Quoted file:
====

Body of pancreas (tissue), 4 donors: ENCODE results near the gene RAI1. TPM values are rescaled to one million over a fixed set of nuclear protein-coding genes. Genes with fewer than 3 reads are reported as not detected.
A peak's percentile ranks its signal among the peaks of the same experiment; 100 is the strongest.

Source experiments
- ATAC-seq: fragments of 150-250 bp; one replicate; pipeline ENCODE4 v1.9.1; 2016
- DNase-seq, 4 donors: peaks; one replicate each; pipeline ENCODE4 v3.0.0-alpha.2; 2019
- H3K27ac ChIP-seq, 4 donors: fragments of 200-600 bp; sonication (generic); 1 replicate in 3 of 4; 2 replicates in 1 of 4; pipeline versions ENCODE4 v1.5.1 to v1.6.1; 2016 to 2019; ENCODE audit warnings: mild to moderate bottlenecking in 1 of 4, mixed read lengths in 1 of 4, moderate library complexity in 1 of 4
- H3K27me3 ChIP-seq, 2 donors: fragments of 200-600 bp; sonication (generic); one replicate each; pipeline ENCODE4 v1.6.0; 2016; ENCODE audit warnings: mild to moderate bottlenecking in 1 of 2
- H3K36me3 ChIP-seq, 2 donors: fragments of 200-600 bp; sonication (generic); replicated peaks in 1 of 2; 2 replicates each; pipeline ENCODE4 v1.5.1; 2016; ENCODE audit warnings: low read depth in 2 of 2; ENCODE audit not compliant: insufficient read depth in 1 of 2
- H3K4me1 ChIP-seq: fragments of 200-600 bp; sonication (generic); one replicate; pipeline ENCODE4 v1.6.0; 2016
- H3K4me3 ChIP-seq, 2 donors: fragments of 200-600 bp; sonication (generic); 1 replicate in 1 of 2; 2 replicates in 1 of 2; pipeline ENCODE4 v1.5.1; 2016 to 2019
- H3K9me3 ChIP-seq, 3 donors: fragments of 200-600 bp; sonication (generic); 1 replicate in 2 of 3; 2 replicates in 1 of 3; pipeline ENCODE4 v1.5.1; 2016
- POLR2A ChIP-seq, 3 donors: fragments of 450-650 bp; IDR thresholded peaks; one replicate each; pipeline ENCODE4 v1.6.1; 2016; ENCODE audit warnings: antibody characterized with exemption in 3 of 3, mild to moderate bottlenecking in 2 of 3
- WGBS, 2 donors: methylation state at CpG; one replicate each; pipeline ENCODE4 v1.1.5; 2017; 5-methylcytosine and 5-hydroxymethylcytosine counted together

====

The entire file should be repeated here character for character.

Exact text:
Body of pancreas (tissue), 4 donors: ENCODE results near the gene RAI1. TPM values are rescaled to one million over a fixed set of nuclear protein-coding genes. Genes with fewer than 3 reads are reported as not detected.
A peak's percentile ranks its signal among the peaks of the same experiment; 100 is the strongest.

Source experiments
- ATAC-seq: fragments of 150-250 bp; one replicate; pipeline ENCODE4 v1.9.1; 2016
- DNase-seq, 4 donors: peaks; one replicate each; pipeline ENCODE4 v3.0.0-alpha.2; 2019
- H3K27ac ChIP-seq, 4 donors: fragments of 200-600 bp; sonication (generic); 1 replicate in 3 of 4; 2 replicates in 1 of 4; pipeline versions ENCODE4 v1.5.1 to v1.6.1; 2016 to 2019; ENCODE audit warnings: mild to moderate bottlenecking in 1 of 4, mixed read lengths in 1 of 4, moderate library complexity in 1 of 4
- H3K27me3 ChIP-seq, 2 donors: fragments of 200-600 bp; sonication (generic); one replicate each; pipeline ENCODE4 v1.6.0; 2016; ENCODE audit warnings: mild to moderate bottlenecking in 1 of 2
- H3K36me3 ChIP-seq, 2 donors: fragments of 200-600 bp; sonication (generic); replicated peaks in 1 of 2; 2 replicates each; pipeline ENCODE4 v1.5.1; 2016; ENCODE audit warnings: low read depth in 2 of 2; ENCODE audit not compliant: insufficient read depth in 1 of 2
- H3K4me1 ChIP-seq: fragments of 200-600 bp; sonication (generic); one replicate; pipeline ENCODE4 v1.6.0; 2016
- H3K4me3 ChIP-seq, 2 donors: fragments of 200-600 bp; sonication (generic); 1 replicate in 1 of 2; 2 replicates in 1 of 2; pipeline ENCODE4 v1.5.1; 2016 to 2019
- H3K9me3 ChIP-seq, 3 donors: fragments of 200-600 bp; sonication (generic); 1 replicate in 2 of 3; 2 replicates in 1 of 3; pipeline ENCODE4 v1.5.1; 2016
- POLR2A ChIP-seq, 3 donors: fragments of 450-650 bp; IDR thresholded peaks; one replicate each; pipeline ENCODE4 v1.6.1; 2016; ENCODE audit warnings: antibody characterized with exemption in 3 of 3, mild to moderate bottlenecking in 2 of 3
- WGBS, 2 donors: methylation state at CpG; one replicate each; pipeline ENCODE4 v1.1.5; 2017; 5-methylcytosine and 5-hydroxymethylcytosine counted together